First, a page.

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Foreigner

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When people tell me they just love my accent, I laugh. I’m never sure what’s so great about the thick foreign sound that comes out of me and coats my tongue. The sound that reflects the culture I was born into but not raised by. A culture where barbequed meat dominates cuisine, and while that’s great for my hundreds of relatives, I’m a vegetarian and struggle to find anything that isn’t red and juicy in the fridge. A culture where the impacts of weather are ignored and young women walk around sun burnt and blistered with latent melanomas. It’s fair enough if they want to ignore the warnings plastered all over doctor’s waiting rooms and chemist windows, but I don’t have an early death wish. I’ve always been more of a city girl anyhow.
I plan on returning to Australia for university, so will my future (but not entirely likely) children be ‘true blue’ Aussies like their peers? I don’t think so. I believe the patchwork of my exotic third culture experiences will weave a unique, new thread into the patchwork of their lives.
I’m Indonesian, yes, I speak the language moderately well and can cook the food, but I don’t look like your typical Indonesian; brown eyed, brown skinned and five foot nothing. I grew up there. I once helped translate for an immigrating Ibu from Jakarta to Sydney in Australia at the transfer desk. I may as well be Indonesian. I appreciate a bowl of Indo Mie as much as the next orang and I could navigate myself around the streets of Pondok Indah with my eyes closed but I can’t assign myself to that. Pieces of me are attached to Indonesia like the visa in my worn out passport but I can’t call myself something I am clearly not.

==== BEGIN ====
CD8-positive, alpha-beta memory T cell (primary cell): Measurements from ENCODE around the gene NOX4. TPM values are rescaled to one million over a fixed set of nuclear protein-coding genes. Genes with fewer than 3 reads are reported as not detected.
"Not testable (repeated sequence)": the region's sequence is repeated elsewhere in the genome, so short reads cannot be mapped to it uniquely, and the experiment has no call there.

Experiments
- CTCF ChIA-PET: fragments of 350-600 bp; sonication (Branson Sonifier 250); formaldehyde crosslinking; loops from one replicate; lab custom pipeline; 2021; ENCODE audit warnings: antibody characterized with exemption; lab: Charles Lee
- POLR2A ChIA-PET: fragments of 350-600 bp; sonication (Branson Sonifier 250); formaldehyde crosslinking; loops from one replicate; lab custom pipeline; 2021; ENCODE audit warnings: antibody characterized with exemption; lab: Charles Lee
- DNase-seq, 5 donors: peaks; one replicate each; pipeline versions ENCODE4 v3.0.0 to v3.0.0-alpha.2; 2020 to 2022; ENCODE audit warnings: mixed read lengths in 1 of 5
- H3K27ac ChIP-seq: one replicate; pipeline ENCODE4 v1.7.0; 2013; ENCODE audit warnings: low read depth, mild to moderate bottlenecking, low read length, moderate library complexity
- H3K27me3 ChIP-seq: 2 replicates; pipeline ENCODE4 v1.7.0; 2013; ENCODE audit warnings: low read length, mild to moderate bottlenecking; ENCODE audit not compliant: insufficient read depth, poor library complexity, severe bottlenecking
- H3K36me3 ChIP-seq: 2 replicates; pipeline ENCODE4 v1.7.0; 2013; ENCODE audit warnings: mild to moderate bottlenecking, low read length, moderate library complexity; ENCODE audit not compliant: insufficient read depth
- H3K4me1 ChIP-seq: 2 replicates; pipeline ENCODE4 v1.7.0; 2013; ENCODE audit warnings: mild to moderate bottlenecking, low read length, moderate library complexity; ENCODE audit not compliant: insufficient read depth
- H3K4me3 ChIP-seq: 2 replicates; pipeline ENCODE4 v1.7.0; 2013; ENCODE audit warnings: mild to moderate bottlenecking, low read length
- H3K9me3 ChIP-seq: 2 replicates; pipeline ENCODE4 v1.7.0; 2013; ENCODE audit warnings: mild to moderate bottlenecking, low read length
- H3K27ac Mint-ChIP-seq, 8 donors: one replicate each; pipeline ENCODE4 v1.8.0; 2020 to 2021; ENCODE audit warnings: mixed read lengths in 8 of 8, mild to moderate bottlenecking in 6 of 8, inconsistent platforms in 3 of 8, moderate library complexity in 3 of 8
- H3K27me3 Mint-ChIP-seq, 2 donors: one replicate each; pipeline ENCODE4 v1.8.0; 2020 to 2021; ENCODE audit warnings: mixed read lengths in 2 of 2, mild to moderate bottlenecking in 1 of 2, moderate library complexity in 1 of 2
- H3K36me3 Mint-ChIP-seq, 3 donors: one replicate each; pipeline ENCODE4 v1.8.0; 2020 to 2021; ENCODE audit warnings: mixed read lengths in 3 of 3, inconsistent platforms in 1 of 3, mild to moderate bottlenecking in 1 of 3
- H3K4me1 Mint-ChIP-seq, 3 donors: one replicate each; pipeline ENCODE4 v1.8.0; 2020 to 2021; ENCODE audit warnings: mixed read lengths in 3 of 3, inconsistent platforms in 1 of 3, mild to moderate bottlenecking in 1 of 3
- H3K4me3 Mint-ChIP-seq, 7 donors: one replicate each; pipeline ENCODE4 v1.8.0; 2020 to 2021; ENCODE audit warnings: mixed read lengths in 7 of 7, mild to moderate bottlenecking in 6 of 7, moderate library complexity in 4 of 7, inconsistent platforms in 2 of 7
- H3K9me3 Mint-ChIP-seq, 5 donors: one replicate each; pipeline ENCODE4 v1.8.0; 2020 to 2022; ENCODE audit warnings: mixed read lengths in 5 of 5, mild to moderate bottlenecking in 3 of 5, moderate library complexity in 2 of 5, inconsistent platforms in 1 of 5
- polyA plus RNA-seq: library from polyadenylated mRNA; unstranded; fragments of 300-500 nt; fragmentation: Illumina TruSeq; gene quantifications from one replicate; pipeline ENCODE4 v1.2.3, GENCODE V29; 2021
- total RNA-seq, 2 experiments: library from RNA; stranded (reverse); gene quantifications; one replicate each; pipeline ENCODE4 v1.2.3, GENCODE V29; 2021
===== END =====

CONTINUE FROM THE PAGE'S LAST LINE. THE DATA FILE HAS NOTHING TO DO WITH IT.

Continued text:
I am also a mainlander, I speak basic lingo, I know where to shop and I understand the culture, but I don’t join tour groups for family holidays or plan to continue the family business when I finish school. I spent my first few remembered years there. I recall shopping for fleece in the local fabric market that my mother would later use to construct my winter clothes. I can communicate to a street merchant that his price is tai guai le and know exactly what to order when I go for dim sum but I wouldn’t stray far from the term Guilo in a self description.

I’m Cantonese too, I live in Hong Kong after all, and I live like any other third-culture teenager my age here, but I don’t wear the same clothes as the local girls and I don’t favor the same Chinese delicacies they prefer. I enjoy the nightlife and shop in the lanes. I have amazing accuracy in my tones when I tell a taxi driver to take me to ‘hon sam bun do’ but I have to call a friend if I want to say ‘faster’ or ‘turn left.’ When I go home to Australia (not really home) I can never wait to go back home to Hong Kong.
It’s impossible to determine what and who I really am. I don’t carry an accent from any of these places but I can put them on with incredible accuracy. When I move somewhere new I put on the thick Aussie that people love and I fit right in. In Australia I say I’m from Hong Kong. And Indonesia. And China as well. But while I’m here (and here could be any manner of places) I can’t determine my exact origin. So when people comment on my cool accent I have to laugh, because It’s not really who I am. I don’t share the nationalistic values as my fellow Australians. At the same time I’m not one for Chinese or Indonesian codes either. I am pieces of all of them. I’m the Australian who’s never lived there and has grown up in Indonesia under the strict Muslim dictation but who really loves life in Hong Kong and the opportunities that have arisen with it. I am all of these places, and all of the people that I encounter. I have a thick foreign accent, yes, but it is only as foreign as I am familiar.





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